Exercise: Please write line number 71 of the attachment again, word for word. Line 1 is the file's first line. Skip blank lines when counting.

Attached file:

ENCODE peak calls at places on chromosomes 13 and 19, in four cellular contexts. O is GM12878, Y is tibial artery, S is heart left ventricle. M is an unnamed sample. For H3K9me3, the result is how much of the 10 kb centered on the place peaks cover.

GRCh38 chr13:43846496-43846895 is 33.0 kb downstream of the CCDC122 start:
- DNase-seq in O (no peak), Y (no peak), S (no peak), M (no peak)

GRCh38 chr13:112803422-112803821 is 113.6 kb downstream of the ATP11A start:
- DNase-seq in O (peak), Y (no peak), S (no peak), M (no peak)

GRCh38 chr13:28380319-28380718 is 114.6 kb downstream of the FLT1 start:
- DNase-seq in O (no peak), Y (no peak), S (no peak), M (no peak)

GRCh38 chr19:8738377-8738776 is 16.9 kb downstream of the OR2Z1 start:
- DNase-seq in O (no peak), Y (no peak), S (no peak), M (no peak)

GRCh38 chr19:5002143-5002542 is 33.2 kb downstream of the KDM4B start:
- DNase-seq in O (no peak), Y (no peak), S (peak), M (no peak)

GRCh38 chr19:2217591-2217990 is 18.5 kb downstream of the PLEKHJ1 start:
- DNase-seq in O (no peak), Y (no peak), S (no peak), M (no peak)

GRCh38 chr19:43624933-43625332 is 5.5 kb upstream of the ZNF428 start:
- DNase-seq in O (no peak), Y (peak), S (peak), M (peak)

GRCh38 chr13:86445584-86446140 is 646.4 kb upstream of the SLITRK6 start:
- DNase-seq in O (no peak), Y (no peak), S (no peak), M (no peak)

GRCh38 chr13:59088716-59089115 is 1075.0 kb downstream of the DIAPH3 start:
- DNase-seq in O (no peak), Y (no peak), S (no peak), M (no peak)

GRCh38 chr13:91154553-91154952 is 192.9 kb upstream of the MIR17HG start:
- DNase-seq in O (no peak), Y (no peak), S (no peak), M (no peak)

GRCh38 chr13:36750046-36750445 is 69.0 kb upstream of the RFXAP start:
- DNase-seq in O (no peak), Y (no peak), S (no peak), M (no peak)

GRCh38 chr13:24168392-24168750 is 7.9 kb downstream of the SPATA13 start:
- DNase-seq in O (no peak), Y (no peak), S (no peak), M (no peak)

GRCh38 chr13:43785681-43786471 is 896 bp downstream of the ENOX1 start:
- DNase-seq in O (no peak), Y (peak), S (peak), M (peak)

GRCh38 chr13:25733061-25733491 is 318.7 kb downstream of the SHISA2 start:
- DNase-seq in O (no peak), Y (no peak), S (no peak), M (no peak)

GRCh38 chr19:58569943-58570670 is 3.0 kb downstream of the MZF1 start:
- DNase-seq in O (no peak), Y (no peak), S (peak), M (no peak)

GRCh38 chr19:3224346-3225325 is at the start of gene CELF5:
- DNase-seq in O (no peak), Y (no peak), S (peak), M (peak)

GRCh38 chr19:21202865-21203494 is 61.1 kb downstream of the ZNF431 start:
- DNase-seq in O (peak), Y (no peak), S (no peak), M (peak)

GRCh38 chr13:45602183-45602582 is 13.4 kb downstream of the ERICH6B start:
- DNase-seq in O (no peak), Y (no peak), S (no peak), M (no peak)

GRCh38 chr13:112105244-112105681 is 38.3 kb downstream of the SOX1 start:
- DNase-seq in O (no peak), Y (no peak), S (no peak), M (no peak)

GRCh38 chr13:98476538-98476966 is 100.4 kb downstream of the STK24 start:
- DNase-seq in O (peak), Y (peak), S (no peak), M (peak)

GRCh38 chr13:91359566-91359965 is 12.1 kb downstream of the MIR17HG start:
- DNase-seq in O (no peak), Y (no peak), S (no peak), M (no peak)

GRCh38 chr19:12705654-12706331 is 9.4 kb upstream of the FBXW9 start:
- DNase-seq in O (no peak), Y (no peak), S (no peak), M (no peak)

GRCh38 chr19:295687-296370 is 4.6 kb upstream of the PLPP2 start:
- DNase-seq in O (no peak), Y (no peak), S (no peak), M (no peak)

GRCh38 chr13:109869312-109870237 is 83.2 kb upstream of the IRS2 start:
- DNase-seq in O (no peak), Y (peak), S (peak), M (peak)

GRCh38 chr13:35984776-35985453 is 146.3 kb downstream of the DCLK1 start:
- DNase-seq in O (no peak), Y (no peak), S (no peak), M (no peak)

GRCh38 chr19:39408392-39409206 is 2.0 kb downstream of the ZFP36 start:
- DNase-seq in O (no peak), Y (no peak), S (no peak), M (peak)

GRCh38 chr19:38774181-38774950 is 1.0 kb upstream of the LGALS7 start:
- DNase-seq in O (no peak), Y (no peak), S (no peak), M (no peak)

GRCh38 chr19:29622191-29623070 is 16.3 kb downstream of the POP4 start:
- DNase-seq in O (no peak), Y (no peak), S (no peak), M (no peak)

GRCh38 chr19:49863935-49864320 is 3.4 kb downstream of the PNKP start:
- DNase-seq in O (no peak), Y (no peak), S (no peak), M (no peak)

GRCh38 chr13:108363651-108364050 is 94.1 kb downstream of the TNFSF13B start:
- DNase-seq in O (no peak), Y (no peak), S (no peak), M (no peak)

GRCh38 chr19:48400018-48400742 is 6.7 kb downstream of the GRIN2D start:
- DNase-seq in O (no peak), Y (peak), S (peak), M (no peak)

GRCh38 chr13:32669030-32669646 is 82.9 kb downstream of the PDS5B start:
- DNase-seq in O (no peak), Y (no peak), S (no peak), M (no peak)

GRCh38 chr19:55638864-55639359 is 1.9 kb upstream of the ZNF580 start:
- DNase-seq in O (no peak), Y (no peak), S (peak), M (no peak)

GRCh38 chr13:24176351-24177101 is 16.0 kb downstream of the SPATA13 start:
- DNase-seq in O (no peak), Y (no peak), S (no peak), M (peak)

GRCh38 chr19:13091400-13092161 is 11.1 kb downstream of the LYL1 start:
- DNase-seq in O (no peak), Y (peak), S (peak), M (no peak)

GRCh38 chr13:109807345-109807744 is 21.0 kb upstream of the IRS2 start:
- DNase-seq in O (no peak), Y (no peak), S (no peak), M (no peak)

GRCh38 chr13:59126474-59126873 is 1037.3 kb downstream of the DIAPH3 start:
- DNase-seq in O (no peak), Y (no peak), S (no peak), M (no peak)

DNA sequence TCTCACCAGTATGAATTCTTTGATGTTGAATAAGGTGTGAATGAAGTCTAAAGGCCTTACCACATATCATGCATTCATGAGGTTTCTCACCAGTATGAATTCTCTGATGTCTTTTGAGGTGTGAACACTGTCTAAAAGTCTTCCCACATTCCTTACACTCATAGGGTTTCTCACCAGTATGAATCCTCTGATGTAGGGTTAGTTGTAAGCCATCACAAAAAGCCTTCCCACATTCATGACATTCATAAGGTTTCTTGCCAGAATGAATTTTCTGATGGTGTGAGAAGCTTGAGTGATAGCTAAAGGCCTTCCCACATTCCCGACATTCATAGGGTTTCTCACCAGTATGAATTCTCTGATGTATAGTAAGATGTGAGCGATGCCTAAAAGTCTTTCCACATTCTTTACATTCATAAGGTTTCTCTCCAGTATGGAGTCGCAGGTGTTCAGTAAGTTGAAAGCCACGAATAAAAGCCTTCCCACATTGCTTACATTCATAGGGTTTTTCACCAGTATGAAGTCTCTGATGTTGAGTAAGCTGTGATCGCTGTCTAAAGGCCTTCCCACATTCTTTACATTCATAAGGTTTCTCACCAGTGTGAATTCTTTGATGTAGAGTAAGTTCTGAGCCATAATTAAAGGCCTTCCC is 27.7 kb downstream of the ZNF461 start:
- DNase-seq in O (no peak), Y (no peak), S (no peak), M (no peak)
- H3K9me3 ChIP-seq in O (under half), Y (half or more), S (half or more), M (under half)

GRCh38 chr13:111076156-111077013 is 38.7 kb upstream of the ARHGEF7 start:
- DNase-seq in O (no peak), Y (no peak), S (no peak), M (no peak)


- DNase-seq in O (no peak), Y (peak), S (peak), M (no peak)